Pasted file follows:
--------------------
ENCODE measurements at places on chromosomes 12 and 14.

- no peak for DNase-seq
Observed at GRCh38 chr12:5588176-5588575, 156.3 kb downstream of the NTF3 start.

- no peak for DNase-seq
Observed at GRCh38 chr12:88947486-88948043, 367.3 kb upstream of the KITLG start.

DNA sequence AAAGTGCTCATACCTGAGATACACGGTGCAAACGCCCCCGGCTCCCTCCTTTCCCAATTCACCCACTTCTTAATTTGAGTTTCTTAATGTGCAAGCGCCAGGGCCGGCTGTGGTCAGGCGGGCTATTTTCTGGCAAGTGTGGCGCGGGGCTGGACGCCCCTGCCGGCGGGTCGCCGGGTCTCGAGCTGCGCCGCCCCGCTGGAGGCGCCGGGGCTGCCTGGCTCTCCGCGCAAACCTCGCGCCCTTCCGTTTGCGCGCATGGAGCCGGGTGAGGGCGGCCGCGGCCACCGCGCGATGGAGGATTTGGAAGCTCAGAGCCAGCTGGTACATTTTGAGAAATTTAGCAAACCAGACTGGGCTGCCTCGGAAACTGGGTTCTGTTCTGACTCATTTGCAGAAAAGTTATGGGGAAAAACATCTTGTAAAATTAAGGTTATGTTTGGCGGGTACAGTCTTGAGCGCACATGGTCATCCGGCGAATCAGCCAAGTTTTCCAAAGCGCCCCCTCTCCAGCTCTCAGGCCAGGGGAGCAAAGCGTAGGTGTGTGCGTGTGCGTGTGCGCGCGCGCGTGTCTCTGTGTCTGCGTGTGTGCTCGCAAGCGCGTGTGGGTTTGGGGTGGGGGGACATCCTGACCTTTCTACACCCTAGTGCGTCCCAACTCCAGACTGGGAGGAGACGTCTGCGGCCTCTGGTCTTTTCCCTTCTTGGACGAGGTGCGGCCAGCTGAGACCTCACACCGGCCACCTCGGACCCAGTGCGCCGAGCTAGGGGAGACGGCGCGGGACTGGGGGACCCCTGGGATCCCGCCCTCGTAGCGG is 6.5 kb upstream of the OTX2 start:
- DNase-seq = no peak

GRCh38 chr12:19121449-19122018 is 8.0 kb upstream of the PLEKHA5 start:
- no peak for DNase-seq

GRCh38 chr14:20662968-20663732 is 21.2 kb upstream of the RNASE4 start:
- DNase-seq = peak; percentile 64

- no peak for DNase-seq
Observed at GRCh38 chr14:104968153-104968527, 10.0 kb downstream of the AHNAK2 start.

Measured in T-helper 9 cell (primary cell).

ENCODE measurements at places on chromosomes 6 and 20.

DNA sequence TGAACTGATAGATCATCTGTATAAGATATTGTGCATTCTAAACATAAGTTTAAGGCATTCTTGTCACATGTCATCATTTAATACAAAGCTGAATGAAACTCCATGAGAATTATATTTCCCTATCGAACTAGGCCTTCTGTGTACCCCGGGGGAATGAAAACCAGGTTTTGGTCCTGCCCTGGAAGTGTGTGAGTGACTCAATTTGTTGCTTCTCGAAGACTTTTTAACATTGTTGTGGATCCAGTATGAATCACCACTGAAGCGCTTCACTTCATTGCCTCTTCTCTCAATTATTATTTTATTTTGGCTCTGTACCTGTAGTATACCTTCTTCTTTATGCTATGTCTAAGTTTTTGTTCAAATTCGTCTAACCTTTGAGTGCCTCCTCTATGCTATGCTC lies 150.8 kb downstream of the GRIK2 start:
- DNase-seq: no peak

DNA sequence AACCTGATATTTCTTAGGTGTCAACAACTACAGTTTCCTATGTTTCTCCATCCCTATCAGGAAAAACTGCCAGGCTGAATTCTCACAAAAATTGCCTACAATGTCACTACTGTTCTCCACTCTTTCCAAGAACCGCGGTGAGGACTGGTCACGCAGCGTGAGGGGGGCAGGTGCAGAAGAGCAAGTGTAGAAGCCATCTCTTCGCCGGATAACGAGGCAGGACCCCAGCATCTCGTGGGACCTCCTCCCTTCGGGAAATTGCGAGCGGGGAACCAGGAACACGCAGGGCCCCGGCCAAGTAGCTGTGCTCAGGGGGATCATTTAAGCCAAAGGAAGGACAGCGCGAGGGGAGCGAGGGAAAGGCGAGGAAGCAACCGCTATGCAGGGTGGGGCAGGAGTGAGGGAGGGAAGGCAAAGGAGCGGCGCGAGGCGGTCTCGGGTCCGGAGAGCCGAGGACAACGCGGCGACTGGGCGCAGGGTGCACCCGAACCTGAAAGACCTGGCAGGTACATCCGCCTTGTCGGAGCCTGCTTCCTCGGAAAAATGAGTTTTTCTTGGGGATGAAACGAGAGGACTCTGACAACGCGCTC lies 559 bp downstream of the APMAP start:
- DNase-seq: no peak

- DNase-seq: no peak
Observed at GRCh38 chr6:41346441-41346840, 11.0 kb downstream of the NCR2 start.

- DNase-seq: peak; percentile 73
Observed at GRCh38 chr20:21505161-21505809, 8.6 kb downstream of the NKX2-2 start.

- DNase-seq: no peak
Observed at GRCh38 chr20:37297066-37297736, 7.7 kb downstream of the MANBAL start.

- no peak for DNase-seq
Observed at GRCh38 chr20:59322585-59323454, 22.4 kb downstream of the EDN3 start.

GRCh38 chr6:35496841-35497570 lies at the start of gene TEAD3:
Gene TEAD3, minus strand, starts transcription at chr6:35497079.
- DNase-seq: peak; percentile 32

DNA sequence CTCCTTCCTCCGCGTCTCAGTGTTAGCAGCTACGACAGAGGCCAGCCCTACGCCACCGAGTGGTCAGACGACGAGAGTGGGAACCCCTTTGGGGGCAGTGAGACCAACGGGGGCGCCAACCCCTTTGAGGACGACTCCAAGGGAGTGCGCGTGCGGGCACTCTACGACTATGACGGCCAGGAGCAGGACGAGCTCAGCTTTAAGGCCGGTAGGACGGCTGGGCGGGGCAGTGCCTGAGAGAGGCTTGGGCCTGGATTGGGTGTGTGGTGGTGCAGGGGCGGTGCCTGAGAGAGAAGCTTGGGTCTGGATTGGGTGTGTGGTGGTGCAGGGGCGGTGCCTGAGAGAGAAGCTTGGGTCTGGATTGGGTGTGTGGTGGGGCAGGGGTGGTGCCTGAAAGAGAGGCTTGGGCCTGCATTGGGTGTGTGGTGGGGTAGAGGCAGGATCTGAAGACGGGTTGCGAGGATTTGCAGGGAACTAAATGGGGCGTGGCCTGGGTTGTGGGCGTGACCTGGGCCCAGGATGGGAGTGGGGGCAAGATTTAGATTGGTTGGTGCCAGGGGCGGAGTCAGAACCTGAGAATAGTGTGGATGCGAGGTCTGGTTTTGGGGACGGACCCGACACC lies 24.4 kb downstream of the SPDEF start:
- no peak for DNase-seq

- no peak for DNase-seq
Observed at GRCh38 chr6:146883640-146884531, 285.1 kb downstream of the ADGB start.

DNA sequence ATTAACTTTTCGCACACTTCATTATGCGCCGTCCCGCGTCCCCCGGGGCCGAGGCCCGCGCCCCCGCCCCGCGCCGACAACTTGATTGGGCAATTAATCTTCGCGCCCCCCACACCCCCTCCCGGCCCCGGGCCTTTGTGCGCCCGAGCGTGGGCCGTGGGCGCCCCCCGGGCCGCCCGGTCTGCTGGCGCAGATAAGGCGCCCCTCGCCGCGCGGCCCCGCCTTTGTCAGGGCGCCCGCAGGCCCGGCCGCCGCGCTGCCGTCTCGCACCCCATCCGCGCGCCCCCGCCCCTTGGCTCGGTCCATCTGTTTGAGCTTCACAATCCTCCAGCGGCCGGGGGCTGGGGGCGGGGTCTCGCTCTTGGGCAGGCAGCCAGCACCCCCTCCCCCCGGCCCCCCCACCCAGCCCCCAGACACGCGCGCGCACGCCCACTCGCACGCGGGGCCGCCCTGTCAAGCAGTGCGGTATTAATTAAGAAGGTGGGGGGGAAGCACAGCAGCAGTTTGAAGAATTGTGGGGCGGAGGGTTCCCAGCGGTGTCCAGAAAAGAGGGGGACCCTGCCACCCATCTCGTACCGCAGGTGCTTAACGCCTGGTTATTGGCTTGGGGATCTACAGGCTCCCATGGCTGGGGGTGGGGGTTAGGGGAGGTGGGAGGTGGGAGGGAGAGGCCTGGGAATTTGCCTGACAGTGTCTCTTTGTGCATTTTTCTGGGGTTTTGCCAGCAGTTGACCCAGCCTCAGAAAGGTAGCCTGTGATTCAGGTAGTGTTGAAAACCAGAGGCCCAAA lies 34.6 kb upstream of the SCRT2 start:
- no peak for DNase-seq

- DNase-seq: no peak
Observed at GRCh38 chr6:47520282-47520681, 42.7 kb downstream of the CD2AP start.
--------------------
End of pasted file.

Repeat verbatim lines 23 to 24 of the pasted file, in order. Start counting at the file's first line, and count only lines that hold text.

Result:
Observed at GRCh38 chr20:21505161-21505809, 8.6 kb downstream of the NKX2-2 start.

- DNase-seq: no peak